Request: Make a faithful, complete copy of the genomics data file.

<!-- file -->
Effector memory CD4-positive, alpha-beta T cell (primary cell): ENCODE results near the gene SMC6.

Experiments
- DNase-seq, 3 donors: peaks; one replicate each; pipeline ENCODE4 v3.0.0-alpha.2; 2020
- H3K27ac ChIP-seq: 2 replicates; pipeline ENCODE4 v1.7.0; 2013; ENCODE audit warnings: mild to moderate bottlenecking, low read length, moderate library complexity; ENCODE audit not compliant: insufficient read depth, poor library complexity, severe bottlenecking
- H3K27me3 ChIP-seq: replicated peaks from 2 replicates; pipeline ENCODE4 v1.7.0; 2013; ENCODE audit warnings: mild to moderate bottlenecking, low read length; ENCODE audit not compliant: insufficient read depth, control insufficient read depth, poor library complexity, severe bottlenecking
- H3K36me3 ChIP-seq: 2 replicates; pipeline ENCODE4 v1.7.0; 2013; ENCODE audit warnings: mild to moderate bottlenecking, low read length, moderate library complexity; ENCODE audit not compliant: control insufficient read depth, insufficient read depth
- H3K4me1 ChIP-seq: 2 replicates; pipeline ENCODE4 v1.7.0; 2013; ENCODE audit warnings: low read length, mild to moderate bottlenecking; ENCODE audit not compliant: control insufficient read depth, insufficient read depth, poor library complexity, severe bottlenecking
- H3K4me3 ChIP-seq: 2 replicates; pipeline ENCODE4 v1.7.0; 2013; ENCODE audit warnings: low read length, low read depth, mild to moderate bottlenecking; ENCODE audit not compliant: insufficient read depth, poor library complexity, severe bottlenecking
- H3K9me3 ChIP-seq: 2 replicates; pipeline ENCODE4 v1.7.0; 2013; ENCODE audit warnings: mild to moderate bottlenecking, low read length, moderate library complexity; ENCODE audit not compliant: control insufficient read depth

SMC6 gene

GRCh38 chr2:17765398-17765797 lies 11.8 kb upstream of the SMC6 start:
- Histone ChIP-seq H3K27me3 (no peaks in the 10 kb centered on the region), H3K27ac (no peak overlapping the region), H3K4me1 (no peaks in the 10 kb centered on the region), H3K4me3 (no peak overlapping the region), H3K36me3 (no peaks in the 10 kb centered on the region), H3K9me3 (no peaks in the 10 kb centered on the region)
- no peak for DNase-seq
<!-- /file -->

Effector memory CD4-positive, alpha-beta T cell (primary cell): ENCODE results near the gene SMC6.

Experiments
- DNase-seq, 3 donors: peaks; one replicate each; pipeline ENCODE4 v3.0.0-alpha.2; 2020
- H3K27ac ChIP-seq: 2 replicates; pipeline ENCODE4 v1.7.0; 2013; ENCODE audit warnings: mild to moderate bottlenecking, low read length, moderate library complexity; ENCODE audit not compliant: insufficient read depth, poor library complexity, severe bottlenecking
- H3K27me3 ChIP-seq: replicated peaks from 2 replicates; pipeline ENCODE4 v1.7.0; 2013; ENCODE audit warnings: mild to moderate bottlenecking, low read length; ENCODE audit not compliant: insufficient read depth, control insufficient read depth, poor library complexity, severe bottlenecking
- H3K36me3 ChIP-seq: 2 replicates; pipeline ENCODE4 v1.7.0; 2013; ENCODE audit warnings: mild to moderate bottlenecking, low read length, moderate library complexity; ENCODE audit not compliant: control insufficient read depth, insufficient read depth
- H3K4me1 ChIP-seq: 2 replicates; pipeline ENCODE4 v1.7.0; 2013; ENCODE audit warnings: low read length, mild to moderate bottlenecking; ENCODE audit not compliant: control insufficient read depth, insufficient read depth, poor library complexity, severe bottlenecking
- H3K4me3 ChIP-seq: 2 replicates; pipeline ENCODE4 v1.7.0; 2013; ENCODE audit warnings: low read length, low read depth, mild to moderate bottlenecking; ENCODE audit not compliant: insufficient read depth, poor library complexity, severe bottlenecking
- H3K9me3 ChIP-seq: 2 replicates; pipeline ENCODE4 v1.7.0; 2013; ENCODE audit warnings: mild to moderate bottlenecking, low read length, moderate library complexity; ENCODE audit not compliant: control insufficient read depth

SMC6 gene

GRCh38 chr2:17765398-17765797 lies 11.8 kb upstream of the SMC6 start:
- Histone ChIP-seq H3K27me3 (no peaks in the 10 kb centered on the region), H3K27ac (no peak overlapping the region), H3K4me1 (no peaks in the 10 kb centered on the region), H3K4me3 (no peak overlapping the region), H3K36me3 (no peaks in the 10 kb centered on the region), H3K9me3 (no peaks in the 10 kb centered on the region)
- no peak for DNase-seq